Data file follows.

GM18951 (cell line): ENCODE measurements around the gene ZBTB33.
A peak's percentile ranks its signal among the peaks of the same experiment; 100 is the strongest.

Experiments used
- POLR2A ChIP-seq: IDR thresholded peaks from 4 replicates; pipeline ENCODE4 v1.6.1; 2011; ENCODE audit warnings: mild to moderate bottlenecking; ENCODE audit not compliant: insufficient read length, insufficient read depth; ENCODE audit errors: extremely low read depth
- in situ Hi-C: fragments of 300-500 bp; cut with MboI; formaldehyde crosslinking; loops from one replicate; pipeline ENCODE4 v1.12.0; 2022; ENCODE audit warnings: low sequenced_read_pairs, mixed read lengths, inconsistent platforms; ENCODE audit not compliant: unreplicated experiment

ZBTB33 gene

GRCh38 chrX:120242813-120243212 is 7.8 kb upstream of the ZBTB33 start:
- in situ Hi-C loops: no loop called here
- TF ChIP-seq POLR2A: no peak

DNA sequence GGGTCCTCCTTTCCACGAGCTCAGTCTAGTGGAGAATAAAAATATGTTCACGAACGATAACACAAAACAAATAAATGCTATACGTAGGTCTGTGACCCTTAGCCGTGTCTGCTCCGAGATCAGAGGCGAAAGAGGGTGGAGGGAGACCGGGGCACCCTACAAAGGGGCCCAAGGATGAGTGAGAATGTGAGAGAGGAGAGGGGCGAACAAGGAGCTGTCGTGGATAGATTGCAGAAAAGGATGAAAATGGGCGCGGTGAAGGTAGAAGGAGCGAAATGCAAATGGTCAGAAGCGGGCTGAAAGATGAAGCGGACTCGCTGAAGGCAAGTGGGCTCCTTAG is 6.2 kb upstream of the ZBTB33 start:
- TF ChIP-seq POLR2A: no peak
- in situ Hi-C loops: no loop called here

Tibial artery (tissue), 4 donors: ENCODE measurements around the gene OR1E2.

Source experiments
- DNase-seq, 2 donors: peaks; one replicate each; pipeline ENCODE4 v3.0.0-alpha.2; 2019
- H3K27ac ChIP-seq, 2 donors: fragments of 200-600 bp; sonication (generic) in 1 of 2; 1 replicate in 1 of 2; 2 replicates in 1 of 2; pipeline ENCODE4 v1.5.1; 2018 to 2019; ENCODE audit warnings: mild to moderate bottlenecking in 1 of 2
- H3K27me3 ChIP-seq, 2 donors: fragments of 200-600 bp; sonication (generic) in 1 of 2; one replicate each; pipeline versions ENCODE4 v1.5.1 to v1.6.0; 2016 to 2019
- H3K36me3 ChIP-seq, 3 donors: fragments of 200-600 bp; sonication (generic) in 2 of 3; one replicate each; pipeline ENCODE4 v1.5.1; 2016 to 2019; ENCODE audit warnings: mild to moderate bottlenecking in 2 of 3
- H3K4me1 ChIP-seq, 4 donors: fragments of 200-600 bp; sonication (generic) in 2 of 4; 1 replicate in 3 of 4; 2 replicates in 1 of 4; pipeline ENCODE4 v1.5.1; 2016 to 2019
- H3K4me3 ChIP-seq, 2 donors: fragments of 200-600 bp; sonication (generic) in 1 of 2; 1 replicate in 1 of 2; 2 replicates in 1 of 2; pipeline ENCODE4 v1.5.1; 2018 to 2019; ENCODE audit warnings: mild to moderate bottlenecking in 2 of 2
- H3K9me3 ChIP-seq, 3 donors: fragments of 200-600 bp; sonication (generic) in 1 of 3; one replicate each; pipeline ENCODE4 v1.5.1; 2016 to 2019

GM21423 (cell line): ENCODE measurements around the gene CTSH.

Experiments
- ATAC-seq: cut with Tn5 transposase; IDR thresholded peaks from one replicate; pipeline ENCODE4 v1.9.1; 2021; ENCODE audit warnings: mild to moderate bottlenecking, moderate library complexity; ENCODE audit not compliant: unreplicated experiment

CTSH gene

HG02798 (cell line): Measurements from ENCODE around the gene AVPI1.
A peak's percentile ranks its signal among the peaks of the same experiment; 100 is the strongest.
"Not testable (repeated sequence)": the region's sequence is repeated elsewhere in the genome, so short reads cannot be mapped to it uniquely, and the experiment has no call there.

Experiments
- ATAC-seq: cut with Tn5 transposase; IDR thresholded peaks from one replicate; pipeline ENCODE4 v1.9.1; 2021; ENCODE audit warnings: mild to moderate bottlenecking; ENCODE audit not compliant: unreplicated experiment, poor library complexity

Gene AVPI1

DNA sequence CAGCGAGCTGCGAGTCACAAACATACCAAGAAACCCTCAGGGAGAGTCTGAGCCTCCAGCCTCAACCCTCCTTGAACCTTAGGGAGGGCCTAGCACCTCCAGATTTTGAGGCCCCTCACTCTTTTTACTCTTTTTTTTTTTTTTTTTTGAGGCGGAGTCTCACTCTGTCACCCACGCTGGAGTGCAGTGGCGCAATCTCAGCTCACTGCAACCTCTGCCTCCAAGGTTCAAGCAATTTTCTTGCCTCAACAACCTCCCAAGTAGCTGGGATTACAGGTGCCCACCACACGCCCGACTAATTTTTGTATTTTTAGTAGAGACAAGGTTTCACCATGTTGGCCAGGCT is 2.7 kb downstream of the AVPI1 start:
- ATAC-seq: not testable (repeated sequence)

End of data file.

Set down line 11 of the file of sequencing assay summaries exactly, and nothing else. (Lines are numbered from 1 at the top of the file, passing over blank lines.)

- TF ChIP-seq POLR2A: no peak